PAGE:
Sexual assault in focus

IT’S TIME … to talk about it; sexual assault that is.

That’s the main talking point behind this year’s Sexual Assault Awareness Month (SAAM), being observed throughout the month of April.

The recent Steubenville rape case involving two members of the Big Red football team and a young girl from a neighboring community in West Virginia only solidified the belief of many that sexual assault is still a major and growing problem throughout the United States and beyond.

The numbers can be alarming.

Approximately 743,000 adult women in the state of Ohio are survivors of rape. One in four girls and one in six boys are sexually victimized before the age of 18.

“We encourage everyone to take a moment to consider how we can prevent sexual assault and support survivors in our communities,” said Paula Planey, the education coordinator at the Tri-County Help Center in St. Clairsville.

Tri-County, serving Belmont, Harrison and Monroe counties locally, is a private, non-profit agency of the Mental Health and Recovery Board.

It specializes in mental health and anti-violence services. It also serves as a 24-hour emergency shelter for survivors of domestic violence and sexual assault.

SAAM is a campaign that provides tools and information on healthy childhood sexual development for adults to use in approaching their responsibility in protecting children.

And statistically speaking, it is the children who need the most protection from sexual assault.

Forty-percent of all sexual assault victims are under the age of 18. Expanding out a bit, 80 percent are under the age of 30. Girls between 16-19 are four times more likely than the general population to be the victim of sexual assault or rape.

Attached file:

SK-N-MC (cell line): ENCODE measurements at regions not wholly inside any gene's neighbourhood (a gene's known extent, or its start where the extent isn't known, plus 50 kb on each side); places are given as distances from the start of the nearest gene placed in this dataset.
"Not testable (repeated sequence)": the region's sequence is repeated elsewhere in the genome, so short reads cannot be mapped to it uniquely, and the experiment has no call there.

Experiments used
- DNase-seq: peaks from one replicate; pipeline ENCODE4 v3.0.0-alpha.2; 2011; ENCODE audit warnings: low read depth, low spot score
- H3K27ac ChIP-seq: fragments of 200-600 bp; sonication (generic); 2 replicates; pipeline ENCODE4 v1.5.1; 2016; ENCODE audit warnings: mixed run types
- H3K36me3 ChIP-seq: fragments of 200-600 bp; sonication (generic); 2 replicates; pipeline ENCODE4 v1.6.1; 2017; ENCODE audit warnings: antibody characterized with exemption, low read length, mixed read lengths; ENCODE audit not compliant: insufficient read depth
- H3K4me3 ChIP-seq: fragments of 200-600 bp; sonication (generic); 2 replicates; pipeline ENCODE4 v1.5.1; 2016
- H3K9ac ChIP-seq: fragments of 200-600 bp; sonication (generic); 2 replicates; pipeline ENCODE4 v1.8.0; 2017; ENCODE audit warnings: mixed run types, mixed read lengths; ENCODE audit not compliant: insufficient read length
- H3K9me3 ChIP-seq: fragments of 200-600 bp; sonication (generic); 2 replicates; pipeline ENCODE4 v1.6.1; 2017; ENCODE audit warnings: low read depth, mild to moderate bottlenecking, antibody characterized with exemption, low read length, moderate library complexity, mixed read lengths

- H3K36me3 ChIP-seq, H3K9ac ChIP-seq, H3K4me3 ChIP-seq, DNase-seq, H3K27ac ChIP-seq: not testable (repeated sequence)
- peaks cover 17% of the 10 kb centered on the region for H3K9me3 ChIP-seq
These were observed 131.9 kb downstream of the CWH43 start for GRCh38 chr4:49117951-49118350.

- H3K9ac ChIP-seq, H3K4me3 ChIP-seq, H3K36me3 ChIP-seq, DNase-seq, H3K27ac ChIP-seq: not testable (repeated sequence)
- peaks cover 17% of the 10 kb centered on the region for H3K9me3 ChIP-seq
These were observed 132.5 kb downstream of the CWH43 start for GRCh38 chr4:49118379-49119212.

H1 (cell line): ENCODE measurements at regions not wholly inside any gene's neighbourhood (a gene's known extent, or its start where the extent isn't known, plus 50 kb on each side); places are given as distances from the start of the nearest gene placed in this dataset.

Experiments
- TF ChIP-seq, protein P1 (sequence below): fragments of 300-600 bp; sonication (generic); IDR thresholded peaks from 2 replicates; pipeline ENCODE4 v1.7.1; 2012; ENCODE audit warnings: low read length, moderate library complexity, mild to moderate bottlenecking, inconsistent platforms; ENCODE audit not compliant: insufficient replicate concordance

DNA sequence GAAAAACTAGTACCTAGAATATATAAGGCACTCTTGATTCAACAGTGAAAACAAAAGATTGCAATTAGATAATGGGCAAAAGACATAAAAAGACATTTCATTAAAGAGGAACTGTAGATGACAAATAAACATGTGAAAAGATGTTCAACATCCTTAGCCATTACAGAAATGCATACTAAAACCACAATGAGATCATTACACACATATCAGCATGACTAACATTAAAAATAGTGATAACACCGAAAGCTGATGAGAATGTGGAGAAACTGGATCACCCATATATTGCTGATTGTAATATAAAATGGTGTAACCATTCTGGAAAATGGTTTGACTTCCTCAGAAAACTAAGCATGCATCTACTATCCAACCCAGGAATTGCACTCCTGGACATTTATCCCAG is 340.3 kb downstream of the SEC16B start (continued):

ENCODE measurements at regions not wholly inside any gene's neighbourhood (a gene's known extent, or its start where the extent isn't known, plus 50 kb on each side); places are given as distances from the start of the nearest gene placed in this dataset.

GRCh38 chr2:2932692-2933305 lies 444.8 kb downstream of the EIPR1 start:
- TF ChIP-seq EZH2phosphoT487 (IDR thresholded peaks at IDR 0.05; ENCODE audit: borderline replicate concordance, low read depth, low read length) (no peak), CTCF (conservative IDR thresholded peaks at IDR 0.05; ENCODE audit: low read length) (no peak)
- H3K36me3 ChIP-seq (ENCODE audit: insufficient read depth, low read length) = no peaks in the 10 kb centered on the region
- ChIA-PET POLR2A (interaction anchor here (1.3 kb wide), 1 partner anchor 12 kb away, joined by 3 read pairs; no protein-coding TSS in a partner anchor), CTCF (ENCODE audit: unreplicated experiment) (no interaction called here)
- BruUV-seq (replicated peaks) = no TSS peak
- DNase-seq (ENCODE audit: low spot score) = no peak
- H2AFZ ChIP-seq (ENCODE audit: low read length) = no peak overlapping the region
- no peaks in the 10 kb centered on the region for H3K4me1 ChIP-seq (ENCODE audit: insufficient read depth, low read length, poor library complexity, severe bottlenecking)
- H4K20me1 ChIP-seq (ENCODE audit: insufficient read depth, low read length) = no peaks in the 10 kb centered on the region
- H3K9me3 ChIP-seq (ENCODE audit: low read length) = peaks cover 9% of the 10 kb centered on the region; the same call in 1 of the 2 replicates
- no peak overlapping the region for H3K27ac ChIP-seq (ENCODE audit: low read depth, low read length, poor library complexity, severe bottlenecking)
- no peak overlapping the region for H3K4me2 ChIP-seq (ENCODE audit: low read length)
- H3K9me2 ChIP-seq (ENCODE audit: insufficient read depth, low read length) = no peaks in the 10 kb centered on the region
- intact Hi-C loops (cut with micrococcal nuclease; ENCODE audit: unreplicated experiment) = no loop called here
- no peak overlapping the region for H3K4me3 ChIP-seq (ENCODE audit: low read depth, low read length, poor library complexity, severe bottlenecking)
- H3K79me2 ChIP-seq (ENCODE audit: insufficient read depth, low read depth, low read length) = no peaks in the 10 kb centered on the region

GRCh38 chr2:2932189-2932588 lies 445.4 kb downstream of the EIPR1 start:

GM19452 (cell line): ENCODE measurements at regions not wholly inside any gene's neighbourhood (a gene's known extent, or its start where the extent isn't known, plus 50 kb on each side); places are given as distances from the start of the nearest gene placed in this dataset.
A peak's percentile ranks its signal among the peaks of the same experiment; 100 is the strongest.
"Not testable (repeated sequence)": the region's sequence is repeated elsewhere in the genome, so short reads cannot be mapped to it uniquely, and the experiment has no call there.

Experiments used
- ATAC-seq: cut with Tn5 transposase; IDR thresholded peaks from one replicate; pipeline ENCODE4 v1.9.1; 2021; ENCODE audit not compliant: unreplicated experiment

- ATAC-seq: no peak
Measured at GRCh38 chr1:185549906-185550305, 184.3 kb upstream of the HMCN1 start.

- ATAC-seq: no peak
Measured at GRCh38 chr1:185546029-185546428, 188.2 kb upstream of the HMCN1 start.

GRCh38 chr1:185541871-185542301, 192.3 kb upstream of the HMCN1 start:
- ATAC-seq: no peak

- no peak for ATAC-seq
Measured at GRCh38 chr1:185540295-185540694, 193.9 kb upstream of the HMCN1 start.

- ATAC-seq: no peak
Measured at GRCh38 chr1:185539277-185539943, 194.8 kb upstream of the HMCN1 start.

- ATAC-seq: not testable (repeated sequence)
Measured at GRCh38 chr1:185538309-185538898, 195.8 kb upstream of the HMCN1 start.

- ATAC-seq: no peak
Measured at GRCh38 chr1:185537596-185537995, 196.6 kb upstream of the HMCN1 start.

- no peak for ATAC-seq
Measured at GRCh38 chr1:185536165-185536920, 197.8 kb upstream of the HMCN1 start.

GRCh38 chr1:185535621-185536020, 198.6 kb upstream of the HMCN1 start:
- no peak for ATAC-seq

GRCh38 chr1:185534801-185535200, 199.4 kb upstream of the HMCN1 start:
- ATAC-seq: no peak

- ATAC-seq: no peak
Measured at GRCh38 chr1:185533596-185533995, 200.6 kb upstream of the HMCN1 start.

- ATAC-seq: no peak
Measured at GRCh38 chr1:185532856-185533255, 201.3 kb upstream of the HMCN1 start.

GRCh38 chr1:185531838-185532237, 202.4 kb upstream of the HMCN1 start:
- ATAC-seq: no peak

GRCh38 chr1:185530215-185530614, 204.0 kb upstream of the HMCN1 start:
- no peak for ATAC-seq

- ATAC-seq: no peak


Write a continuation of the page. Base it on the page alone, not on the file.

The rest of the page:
The National Sexual Violence Resource Center clearly states that there are four messages that need to be dispelled in regards to sexual assault:

  • Victims are not responsible for “ruining” a perpetrator’s life. Rape is a crime of power and abuse.
  • Alcohol is not the cause of rape. While alcohol is often used to facilitate a rape, it is not the root cause.
  • Blaming the victim and calling victim credibility into question will never end sexual violence.
  • Victims’ identities should be protected. Their names should never be published.

The staff at Tri-County Help Center encourages everyone to take a moment and consider how you can prevent sexual assault and support survivors in your communities.

If you or someone you know is a survivor, know that you are not alone and help is available by calling (800) 695-1639 24 hours per day, seven days per week.

Hughes may be reached at